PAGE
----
There have been reports for centuries of miraculous events such as spontaneous healings occuring to those who made a pilgrimage to the portrait. It is known as the 'Black Madonna" because of the soot residue that discolors the painting. The soot is the result of centuries of votive lights and candles burning in front of the painting. With the decline of communism in Poland, pilgrimages to the Black Madonna have increased dramatically.
Excerpted from The Mary Page

Thursday, August 25, 2011

Pope announces slogan for World Youth Day in Rio de Janeiro 2013

( Youth who will gather in Rio de Janeiro, Brazil, for the international World Youth Day of 2013 will reflect on the theme "Go and Make Disciples of All Nations."

Benedict XVI announced the theme for the next WYD at the end of yesterday's general audience. The audience was dedicated to an evaluation of the 26th WYD held last week in Madrid.

The theme for Rio '13 is taken from Matthew 28:19.

Rio's WYD will be held from July 23-28, 2013, reported L'Osservatore Romano.

The theme chosen by the Pope stresses the missionary character of the next WYD, an element already highlighted by Archbishop Orani João Tempesta of Rio de Janeiro, during a press conference in Madrid on Sunday.

The Holy Father also announced the theme for next year's diocesan-level WYD, traditionally held on Palm Sunday. The 2012 theme will be taken from Philippians 4:4: "Rejoice in the Lord Always!"

Benedict XVI asked today that the faithful already begin to pray for these events.

Pope reflects on World Youth Day 2011 in Madrid

The pope has returned from Madrid to his summer residence at Castel Gandolfo just south of Rome. He was greeted by a number of pilgrims that were also with him at this year's World Youth Day in Madrid. 

Benedict XVI - “Having just returned from Madrid, I greet affectionately the young people present, especially those who were with me for the unforgettable celebration of World Youth Day.” 

Benedict XVI also expressed his gratitude for all the work done to make the meeting of young people possible. 

Benedict XVI -“While I warmly thank those who have made possible the magnificent development of this initiative, I pray through the intercession of Mary, that the young people who participated in it, are rooted and built up in Christ, firm in the faith. Bring the world the joy of the Gospel.” 

World Youth Day 2011 in Madrid was the third meeting of Catholic youth presided over by Benedict XVI.

St. Louis of France

Reigning from 1226 to 1270, Louis IX showed how a saint would act on the throne of France. He was a lovable personality, a kind husband, a father of eleven children, and at the same time a strict ascetic.

To an energetic and prudent rule Louis added love and zeal for the practice of piety and the reception of the holy sacraments. He was brave in battle, polished at feasts, and addicted to fasting and mortification. His politics were grounded upon strict justice, unshatterable fidelity, and untiring effort toward peace. Nevertheless, his was not a weakly rule but one that left its impress upon following generations. He was a great friend of religious Orders, a generous benefactor of the Church.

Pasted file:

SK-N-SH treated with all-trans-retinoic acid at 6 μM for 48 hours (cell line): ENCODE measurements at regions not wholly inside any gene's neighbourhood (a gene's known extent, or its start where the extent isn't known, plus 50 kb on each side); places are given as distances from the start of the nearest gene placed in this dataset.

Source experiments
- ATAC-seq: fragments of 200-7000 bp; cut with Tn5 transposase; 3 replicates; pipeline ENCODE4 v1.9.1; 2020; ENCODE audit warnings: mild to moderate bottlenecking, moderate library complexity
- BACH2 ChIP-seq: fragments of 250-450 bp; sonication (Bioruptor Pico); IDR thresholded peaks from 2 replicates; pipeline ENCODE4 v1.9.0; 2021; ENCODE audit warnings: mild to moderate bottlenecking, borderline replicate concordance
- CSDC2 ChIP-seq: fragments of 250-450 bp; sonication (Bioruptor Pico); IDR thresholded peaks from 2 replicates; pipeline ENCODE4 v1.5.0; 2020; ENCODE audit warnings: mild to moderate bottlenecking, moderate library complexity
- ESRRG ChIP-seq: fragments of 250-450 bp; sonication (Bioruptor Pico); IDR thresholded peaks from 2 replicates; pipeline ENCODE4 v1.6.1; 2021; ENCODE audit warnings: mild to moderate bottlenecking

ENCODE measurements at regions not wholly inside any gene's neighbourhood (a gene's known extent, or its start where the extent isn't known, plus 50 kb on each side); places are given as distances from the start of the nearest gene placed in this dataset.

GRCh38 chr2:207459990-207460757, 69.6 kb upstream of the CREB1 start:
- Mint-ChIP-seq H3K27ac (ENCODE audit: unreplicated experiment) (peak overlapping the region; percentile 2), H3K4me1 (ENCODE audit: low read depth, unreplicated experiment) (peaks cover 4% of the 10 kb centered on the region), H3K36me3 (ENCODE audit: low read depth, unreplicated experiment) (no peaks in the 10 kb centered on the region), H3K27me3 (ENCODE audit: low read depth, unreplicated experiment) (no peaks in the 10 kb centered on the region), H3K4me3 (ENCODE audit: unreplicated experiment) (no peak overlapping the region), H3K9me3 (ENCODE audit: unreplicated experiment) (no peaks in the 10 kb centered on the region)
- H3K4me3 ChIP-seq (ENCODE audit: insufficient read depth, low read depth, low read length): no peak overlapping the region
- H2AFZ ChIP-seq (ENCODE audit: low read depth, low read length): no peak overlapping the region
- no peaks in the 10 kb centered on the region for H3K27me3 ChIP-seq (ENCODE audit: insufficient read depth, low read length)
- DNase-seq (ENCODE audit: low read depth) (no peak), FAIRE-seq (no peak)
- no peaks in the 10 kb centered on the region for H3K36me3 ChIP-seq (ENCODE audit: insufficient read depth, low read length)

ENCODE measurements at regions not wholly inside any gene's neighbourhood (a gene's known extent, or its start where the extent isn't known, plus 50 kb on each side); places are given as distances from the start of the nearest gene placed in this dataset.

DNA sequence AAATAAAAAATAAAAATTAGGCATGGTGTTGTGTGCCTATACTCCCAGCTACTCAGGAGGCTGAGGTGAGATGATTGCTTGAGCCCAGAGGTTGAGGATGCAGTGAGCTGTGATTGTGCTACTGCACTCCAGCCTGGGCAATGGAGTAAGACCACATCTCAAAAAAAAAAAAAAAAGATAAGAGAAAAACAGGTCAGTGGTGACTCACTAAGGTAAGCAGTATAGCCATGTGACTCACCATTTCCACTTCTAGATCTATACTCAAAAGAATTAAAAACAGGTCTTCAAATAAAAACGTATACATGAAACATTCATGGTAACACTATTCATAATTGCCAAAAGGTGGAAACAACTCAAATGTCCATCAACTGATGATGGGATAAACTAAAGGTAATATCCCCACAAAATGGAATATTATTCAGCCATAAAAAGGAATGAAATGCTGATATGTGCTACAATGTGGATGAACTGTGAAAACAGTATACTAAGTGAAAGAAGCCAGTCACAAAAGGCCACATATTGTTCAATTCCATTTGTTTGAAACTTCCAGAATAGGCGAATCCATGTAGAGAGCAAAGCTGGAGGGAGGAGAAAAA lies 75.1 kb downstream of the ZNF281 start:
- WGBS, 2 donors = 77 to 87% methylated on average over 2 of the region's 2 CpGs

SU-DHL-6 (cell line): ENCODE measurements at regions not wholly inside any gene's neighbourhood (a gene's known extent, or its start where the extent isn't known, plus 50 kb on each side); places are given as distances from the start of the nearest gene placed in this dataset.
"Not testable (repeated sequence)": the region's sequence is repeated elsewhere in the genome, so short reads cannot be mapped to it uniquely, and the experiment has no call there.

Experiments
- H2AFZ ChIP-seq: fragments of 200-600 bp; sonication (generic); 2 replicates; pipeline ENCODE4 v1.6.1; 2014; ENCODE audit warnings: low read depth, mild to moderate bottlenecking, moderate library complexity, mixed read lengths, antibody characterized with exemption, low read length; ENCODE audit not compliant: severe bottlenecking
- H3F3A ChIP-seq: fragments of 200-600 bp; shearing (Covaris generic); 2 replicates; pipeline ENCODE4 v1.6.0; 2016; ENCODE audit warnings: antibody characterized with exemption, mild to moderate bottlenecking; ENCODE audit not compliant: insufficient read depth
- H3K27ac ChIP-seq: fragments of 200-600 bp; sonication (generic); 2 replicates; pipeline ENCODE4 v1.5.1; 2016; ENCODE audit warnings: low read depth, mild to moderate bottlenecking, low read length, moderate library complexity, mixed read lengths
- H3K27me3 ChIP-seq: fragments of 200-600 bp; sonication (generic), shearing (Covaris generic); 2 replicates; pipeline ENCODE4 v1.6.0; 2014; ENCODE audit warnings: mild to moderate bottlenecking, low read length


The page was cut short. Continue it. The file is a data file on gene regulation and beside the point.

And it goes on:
The Breviary says of him: "He had already been king for twenty years when he fell victim to a severe illness. That afforded the occasion for making a vow to undertake a crusade for the liberation of the Holy Land. Immediately upon recovery he received the crusader's cross from the hand of the bishop of Paris, and, followed by an immense army, he crossed the sea in 1248. On the field of battle Louis routed the Saracens; yet when the plague had taken large numbers of his soldiery, he was attacked and taken captive (1250). The king was forced to make peace with the Saracens; upon the payment of a huge ransom, he and his army were again set at liberty." While on a second crusade he died of the plague, with these words from the psalm upon his lips: "I will enter Thy house; I will worship in Thy holy temple and sing praises to Thy Name!" (Ps. 5).
Excerpted from The Church's Year of Grace, Pius Parsch
Patron: barbers; builders; button makers; construction workers; Crusaders; death of children; difficult marriages; distillers; embroiderers; French monarchs; grooms; haberdashers; hairdressers; hair stylists; kings; masons; needle workers; parenthood; parents of large families; prisoners; sculptors; sick people; soldiers; stone masons; stonecutters; tertiaries; Archdiocese of Saint Louis, Missouri.
Symbols: Crown and scepter tipped with a Manus Dei; crown of thorns; fleurs-de-lys; three nails; banner with fleurs-de-lys; three crowns at his feet; king holding a cross or crown of thorns.

Wednesday, August 24, 2011

Pope ‘almost moved to tears’ during World Youth Day, says cardinal

(CNA).- Cardinal Antonio Maria Rouco Varela of Madrid, Spain recalled that Pope Benedict was “emotionally moved many times, almost to tears,” during World Youth Day 2011.

The cardinal said Benedict XVI was especially touched by the theatrical presentation of the Stations of the Cross, which he had initially not planned to attend.

Speaking to the COPE radio network on Aug. 22, Cardinal Rouco said the Pope changed his mind upon learning that the stations would be presented following the traditions of the Holy Week celebrations in Spain, using a combination of chant and prayer.

The cardinal also encouraged Catholics to re-read the Pope’s numerous speeches, which he called a treasure trove of “preaching, proclamation of the word and explanations to young people” based on the gospels and on the World Youth Day theme. This year’s theme was, “Planted and built up in Jesus Christ, firm in the faith,” taken from St. Paul’s letter to the Colossians.